How is pneumonia diagnosed and treated?

Treatment for pneumonia depends on what type of pneumonia you have and how severe it is. Find out how pneumonia is diagnosed and treated.

How is pneumonia diagnosed?

A doctor can often diagnose pneumonia based on the symptoms and by checking your chest. But you may need to have a chest X-ray to confirm that you have it.

Sometimes it can be hard to tell if you have pneumonia or another chest infection. If it’s not clear, your GP may do a blood test or take a phlegm sample to help decide if you need antibiotics.

If you also have COVID-19 symptoms, for example if you’ve lost your sense of smell, your doctor will get you to do a COVID test. This will help find out whether the pneumonia is caused by bacteria or by coronavirus.

How is pneumonia treated?

Pneumonia can be serious so it’s important to get treatment quickly. The main treatment for bacterial pneumonia is antibiotics. You should also rest and drink plenty of water.

If you’re diagnosed with bacterial pneumonia, your doctor should give you antibiotics to take within four hours.

If you have been diagnosed with pneumonia and you have chest pain, you can take painkillers such as paracetamol or ibuprofen. Some people should not take ibuprofen – check the NHS guidance. Check with your GP if you’re unsure.

Mild bacterial pneumonia

If you have mild bacterial pneumonia, you may be able to manage it at home with treatment from your GP. Your GP will prescribe antibiotics. You will most likely be given an antibiotic called amoxicillin, which is a type of penicillin. If you’re allergic to penicillin, you will be given a different type of antibiotic.

If you do not start to feel better after three days, tell your GP – you may need to try a different type of antibiotic.

It’s important that you finish your course of antibiotics even if you start to feel better. If you do not finish the full course, some bacteria might not be treated fully, and the pneumonia could come back. The bacteria can become resistant to the antibiotics, making it harder to treat the pneumonia.

More severe bacterial pneumonia

Some people are too ill to be treated at home and need to go to hospital.

If you’re too ill to drink and take tablets, you can have fluids and antibiotics through a drip in your arm. You’ll also be given oxygen if you need it, and the hospital staff can regularly check your temperature and breathing.

Viral pneumonia and COVID-19 pneumonia

Most viral pneumonia goes away by itself. You should rest and drink a lot of water, and you can take painkillers if you are in pain. In some cases, your doctor will prescribe antiviral medicine.

If the pneumonia is very bad you may have to be admitted to hospital and given oxygen to help you breathe.

Coronavirus can cause severe pneumonia, especially for people who already have a lung condition. If you have severe COVID-19 pneumonia you may have to be admitted to hospital and given oxygen. You may also be given a steroid to reduce inflammation and an antiviral medication.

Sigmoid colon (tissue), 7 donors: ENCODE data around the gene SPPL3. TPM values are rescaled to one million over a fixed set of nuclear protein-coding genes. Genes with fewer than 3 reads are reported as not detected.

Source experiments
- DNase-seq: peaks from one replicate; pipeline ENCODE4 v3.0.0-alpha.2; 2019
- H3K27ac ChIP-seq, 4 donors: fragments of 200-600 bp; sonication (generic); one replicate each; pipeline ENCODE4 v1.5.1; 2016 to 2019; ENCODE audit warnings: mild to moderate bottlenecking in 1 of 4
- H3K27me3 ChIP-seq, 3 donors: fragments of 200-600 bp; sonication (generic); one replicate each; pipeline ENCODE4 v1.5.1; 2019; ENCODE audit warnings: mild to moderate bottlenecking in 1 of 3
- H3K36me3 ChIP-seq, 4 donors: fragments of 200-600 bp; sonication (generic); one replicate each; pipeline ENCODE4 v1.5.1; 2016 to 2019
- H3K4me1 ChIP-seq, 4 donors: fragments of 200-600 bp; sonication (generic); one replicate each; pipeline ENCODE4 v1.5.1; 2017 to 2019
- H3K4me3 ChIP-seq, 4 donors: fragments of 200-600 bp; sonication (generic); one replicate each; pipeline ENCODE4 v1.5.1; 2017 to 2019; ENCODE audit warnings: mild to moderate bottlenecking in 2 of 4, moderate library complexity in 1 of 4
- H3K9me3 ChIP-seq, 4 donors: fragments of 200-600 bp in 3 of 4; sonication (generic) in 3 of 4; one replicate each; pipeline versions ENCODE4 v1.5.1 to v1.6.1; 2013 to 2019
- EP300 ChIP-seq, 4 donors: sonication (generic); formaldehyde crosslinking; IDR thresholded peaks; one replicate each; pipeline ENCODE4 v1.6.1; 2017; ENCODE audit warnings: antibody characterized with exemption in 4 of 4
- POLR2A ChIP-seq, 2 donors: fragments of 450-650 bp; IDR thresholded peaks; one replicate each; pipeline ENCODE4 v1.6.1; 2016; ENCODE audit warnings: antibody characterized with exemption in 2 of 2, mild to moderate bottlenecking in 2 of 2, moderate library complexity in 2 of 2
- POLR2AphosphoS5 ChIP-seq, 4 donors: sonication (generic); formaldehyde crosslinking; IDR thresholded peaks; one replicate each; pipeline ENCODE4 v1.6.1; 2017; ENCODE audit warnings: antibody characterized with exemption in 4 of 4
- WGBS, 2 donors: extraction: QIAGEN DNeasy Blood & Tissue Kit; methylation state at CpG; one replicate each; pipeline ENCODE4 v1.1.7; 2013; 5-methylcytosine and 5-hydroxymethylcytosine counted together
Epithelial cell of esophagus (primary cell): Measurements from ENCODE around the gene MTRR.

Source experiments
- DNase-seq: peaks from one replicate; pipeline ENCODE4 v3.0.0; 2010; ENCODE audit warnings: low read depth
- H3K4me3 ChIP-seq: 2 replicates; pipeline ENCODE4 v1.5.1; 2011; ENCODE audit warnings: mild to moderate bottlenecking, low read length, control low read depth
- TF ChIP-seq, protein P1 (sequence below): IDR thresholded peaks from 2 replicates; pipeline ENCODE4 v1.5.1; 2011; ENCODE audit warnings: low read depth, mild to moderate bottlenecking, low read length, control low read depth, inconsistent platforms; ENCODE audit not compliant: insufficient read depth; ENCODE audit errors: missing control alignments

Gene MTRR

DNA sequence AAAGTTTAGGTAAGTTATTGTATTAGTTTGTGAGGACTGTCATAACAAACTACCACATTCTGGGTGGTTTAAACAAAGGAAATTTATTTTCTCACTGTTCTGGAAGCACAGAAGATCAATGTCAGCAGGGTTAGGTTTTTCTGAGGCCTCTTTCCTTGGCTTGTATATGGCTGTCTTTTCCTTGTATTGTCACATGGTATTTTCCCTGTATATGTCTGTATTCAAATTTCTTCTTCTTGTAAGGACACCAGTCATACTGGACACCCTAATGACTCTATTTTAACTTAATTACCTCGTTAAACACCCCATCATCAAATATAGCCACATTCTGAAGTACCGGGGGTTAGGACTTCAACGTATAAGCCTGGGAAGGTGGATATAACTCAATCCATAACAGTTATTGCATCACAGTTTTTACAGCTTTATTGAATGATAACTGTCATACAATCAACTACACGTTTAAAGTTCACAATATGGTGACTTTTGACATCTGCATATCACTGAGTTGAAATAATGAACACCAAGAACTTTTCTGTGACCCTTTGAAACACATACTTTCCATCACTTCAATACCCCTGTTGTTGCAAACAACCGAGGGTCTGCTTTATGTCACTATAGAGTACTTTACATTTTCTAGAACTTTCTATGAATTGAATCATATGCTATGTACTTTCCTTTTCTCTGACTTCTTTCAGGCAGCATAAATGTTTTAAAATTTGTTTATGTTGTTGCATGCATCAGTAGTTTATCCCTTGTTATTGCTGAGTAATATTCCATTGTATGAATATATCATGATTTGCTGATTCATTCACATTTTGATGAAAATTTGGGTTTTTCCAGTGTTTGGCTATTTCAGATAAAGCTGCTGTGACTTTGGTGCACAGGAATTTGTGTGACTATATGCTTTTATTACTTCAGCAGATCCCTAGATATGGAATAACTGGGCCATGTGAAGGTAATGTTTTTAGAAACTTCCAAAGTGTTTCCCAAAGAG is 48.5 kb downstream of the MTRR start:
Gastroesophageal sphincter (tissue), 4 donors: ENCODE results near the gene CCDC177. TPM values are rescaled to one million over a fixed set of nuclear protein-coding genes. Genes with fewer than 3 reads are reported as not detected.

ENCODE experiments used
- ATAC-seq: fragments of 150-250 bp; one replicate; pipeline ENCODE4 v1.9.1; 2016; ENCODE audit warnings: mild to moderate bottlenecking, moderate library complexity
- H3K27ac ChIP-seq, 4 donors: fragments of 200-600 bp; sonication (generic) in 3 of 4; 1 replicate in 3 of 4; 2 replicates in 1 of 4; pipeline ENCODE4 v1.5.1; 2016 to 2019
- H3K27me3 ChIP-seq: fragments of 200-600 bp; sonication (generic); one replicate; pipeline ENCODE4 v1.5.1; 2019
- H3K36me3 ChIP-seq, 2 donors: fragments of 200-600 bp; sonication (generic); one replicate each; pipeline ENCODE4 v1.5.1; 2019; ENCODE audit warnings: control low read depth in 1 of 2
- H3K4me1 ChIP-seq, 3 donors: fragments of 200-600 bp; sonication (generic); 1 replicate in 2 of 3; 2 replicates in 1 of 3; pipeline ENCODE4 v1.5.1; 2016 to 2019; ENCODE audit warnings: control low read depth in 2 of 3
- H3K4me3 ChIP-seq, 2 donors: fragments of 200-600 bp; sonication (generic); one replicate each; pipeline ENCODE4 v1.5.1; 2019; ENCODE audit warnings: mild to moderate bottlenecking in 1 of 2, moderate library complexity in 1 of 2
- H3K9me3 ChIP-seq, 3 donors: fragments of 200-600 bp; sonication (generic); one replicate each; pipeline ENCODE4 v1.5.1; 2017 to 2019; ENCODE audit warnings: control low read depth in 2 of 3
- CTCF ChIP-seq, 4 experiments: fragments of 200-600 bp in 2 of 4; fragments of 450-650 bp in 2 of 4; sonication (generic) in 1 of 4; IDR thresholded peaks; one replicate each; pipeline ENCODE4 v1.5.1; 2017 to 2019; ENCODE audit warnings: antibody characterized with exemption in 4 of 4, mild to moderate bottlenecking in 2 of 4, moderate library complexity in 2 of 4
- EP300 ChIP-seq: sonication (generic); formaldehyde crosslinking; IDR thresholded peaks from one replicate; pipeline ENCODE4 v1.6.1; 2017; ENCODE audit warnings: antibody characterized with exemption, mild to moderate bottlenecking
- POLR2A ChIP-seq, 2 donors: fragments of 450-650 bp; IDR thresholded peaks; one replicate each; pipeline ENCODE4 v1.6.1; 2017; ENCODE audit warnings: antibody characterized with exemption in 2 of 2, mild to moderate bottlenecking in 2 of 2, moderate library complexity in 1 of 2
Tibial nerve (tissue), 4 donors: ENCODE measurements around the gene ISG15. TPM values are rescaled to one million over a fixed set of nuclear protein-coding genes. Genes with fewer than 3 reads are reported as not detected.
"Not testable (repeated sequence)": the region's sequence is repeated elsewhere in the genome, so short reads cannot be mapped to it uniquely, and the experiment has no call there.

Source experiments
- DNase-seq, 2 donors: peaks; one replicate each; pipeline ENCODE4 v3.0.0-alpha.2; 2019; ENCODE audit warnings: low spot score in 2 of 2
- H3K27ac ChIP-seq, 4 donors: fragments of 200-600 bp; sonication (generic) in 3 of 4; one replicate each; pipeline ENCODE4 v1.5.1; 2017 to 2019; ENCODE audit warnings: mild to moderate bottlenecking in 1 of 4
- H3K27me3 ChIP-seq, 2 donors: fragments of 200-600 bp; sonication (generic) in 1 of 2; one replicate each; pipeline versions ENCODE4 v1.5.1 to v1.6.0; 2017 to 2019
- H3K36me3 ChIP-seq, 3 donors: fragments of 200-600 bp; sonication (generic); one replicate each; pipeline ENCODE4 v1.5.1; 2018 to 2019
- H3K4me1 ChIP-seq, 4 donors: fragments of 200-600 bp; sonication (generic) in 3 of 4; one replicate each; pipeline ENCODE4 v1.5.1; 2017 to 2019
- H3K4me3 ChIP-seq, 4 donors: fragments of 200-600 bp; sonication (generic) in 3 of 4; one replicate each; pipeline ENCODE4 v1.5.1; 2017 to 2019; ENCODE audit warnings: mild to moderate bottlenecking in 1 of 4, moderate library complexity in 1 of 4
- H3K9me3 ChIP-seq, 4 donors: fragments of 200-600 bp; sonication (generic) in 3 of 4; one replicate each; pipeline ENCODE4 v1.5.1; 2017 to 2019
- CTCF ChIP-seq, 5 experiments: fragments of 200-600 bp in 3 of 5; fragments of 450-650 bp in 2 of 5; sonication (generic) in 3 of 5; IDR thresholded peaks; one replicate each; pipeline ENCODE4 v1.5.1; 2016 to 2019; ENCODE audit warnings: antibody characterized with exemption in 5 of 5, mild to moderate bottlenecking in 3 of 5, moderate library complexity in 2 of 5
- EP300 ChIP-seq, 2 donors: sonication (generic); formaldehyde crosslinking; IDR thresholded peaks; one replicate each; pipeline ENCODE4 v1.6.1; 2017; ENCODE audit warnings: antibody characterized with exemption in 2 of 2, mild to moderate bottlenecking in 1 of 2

Aspiration pneumonia

If you have aspiration pneumonia, you will be given antibiotics. if your pneumonia is caused by an object you’ve breathed in, you may have a bronchoscopy to look into your airways and lungs. The object may have to be taken out.

Complications caused by pneumonia

Pneumonia can sometimes cause complications. These include:

  • respiratory failure – this is when your lungs cannot get enough oxygen into your blood. It usually means you have to go on a machine to help you breathe. Acute respiratory distress syndrome (ARDS) is a life-threatening form of respiratory failure that can occur when the lungs become very inflamed.
  • pleurisy – this is when the pleura, the thin linings between your lungs and ribcage, become inflamed, leading to chest pain.
  • fluid on the lungs – up to 2 in 5 people in hospital with bacterial pneumonia develop fluid around the lung, called a pleural effusion. In most cases, this will not require extra treatment. In some cases, you may need a sample of the fluid to be taken by having a needle put between your ribs. You’ll be given an injection to make the area numb. If it is infected, you may need to stay on antibiotics for longer. Occasionally, doctors will need to put a tube called a chest drain into the lung to remove fluid. If the pleural fluid builds up and becomes infected, a collection of pus can form, known as empyema. This sometimes needs to be drained. In some cases, surgery is needed to remove some lung tissue to allow the lungs to fill up properly.
  • a lung abscess – a rare complication that’s mostly seen in people with a serious pre-existing illness or history of alcohol misuse. An abscess may need treatment with different antibiotics, and it will usually take several months to recover.
  • sepsis – a life-threatening reaction to an infection. Sepsis needs treatment in hospital immediately because it can get worse quickly.

Most people recover from pneumonia and return to good health. However, pneumonia can be very serious and some people with severe pneumonia die, despite the best available care. Those who are elderly or have other health problems are most at risk of severe or fatal pneumonia.

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